Growing the Next-Generation Carrot
Philipp Simon is the research leader of the Vegetable Crops Research Unit in Madison, WI. Over the course of a 45-year career, his research has transformed the underground vegetable with lots of vitamins — and a mysterious history.
Welcome Dr. Simon to Under the Microscope
UM: What are the main topics in carrot research? What has your work focused on?
PS: I have focused on genetics and breeding approaches to improving the crop. Specifically, that includes: genetic improvement of fresh (raw) carrot flavor; nutritional value (primarily the value attributed to carotenoid and anthocyanin pigments); pest and disease resistance (root-knot nematode, Alternaria leaf blight, and cavity spot diseases); domestication and crop history; genetic mapping and sequencing the genome; development of tools to facilitate the breeding process; and, development of seed stocks to release and share with other researchers and seed companies. Beyond my field and lab research, I have also led about a dozen expeditions focusing on gathering carrot, onion, and garlic seed and bulbs in Central Asia, southern Europe, Turkey, the Middle East, and North Africa.
UM: What role do carrots play in human nutrition? How have you addressed nutrition in your work?
PS: When we eat orange carrots, the carotenoid pigments that are abundant in typical carrots provide us with vitamin A. With this fact in mind, we have been breeding carrots with more of these pigments. Our work has focused on orange carrots, but we have also developed purple, red, and yellow carrots. All of the naturally-occurring pigments have nutritional value.
UM: What is the relationship between domesticated carrots and their wild relatives? Can we eat wild carrots?
PS: Like many crops, the domestication of carrots has a very sparse written history, but based on the DNA fingerprints, we believe that carrots were domesticated from their wild relative, commonly known as Queen Anne’s Lace. Domesticated carrot DNA fingerprints are most similar to wild carrots of Central Asia — places like Afghanistan, Uzbekistan, and Iran, so we suspect that is where carrots may have been domesticated. But since wild carrots occur throughout much of the world, along roadsides and in vacant lots, there could very well have been intercrosses between wild and cultivated carrots in many places throughout history. It’s important to understand the relationship between domesticated and wild carrots because there may be genes in wild carrots that are useful to carrot growers today — genes for characteristics like disease and stress tolerance. The flavor of wild carrots is the same as that of cultivated carrots, but much stronger. I’d stick with eating cultivated carrots.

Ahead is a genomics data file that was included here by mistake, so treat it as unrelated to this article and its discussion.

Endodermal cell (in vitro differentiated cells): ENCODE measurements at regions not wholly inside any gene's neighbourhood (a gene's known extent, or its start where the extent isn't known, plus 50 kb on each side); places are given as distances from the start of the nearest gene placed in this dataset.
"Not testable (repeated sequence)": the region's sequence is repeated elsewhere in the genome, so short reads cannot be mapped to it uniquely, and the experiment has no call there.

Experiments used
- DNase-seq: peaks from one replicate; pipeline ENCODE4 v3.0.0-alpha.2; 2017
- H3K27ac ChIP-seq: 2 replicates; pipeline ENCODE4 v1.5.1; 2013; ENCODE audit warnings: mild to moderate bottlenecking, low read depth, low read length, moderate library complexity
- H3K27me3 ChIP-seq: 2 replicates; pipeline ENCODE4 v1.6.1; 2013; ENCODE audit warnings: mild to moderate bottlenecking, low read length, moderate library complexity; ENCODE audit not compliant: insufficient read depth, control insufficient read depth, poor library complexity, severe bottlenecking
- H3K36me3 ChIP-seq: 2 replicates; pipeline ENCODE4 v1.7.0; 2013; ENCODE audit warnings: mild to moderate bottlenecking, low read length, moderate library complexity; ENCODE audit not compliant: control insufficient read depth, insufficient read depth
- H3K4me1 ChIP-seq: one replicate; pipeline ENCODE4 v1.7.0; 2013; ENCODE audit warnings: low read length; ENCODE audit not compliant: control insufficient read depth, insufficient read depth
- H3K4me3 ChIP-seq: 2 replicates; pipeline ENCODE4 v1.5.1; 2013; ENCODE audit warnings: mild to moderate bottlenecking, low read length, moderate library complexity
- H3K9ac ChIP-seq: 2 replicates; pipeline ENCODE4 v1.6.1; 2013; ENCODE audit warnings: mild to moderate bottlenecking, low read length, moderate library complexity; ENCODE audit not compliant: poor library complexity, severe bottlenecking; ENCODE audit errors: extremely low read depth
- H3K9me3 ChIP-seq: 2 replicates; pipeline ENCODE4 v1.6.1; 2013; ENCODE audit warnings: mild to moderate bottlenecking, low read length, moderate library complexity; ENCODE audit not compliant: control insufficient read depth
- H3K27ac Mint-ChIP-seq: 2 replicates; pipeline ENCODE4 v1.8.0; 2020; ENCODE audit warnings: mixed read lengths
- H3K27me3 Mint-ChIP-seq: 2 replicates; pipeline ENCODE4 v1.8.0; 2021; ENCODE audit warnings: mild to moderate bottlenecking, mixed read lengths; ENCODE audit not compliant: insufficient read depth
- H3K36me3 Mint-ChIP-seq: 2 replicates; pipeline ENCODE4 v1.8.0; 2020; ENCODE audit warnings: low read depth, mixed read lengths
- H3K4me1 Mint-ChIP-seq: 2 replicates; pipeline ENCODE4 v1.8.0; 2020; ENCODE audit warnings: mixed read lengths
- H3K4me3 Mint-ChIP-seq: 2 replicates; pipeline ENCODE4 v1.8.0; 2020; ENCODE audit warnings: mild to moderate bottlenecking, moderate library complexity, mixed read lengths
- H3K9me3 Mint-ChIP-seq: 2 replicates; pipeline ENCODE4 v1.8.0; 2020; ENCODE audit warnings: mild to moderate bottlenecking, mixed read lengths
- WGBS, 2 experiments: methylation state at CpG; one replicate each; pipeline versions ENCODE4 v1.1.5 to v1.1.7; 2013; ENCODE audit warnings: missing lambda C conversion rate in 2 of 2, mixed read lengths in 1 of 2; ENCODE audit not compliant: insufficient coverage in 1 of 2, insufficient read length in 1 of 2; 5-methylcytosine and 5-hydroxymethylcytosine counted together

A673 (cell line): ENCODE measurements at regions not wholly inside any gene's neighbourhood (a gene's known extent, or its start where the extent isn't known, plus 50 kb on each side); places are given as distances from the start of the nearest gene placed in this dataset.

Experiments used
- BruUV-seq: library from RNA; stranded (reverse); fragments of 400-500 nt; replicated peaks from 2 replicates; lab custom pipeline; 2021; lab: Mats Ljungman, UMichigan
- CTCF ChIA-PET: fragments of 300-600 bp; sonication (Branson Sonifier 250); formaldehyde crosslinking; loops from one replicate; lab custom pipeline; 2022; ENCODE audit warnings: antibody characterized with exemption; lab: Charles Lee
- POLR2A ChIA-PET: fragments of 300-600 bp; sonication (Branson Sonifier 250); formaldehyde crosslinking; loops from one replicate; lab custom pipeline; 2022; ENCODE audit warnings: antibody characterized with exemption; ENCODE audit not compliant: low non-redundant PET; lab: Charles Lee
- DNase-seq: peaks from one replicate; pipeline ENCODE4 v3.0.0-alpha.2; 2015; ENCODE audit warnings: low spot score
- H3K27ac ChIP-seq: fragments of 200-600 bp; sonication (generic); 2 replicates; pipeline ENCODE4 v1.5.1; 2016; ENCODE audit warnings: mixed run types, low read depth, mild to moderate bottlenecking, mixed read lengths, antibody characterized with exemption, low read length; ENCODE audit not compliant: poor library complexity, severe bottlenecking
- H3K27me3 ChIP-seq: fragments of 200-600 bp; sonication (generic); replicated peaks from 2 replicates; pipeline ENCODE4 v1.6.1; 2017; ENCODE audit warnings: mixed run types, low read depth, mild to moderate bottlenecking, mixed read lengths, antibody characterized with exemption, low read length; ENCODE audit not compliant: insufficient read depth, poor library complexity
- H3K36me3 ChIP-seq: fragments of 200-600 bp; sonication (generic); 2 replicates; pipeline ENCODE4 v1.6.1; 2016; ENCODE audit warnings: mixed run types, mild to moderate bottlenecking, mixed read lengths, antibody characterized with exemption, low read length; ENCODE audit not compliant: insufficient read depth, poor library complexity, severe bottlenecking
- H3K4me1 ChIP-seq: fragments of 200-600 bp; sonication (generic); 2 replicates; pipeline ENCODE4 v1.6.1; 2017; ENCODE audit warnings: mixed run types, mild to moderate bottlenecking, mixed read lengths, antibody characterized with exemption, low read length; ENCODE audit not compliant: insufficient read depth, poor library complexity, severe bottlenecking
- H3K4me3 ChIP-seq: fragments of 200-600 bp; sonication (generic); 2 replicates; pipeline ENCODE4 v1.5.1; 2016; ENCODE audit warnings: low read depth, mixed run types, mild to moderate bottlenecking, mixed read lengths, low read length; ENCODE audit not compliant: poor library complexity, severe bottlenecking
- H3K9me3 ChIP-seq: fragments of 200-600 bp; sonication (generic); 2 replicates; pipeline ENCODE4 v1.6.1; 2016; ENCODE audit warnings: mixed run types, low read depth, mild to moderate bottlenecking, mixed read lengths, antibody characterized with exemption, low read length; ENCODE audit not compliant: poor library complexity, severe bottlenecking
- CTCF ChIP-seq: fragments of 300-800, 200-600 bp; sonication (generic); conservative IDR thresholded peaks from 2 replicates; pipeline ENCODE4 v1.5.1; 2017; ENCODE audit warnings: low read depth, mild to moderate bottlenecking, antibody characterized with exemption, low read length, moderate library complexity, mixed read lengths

UM: Carrots come in several colors, each of which has different nutritional properties. Why have orange carrots become the norm? Is there demand for other carrot colors?
PS: Yellow carrots and purple carrots (purple in the root cortex and yellow in the inner cortex and core) were the first reported colors of carrots in Central Asia 1,100 to 1,200 years ago. When carrots started becoming popular in Europe in the 1500s, orange carrots were first reported in written accounts there, and orange carrots started showing up in still life artwork. There is no clear answer as to why orange carrots became popular, but most of the new European varieties developed back to the 1500s were orange, and Europeans coming to the Americas brought orange carrots with them. Purple and yellow carrots continue to be popular in some other regions, and red and white carrots were also developed in Asia and Europe along the way to the carrot crop grown globally today.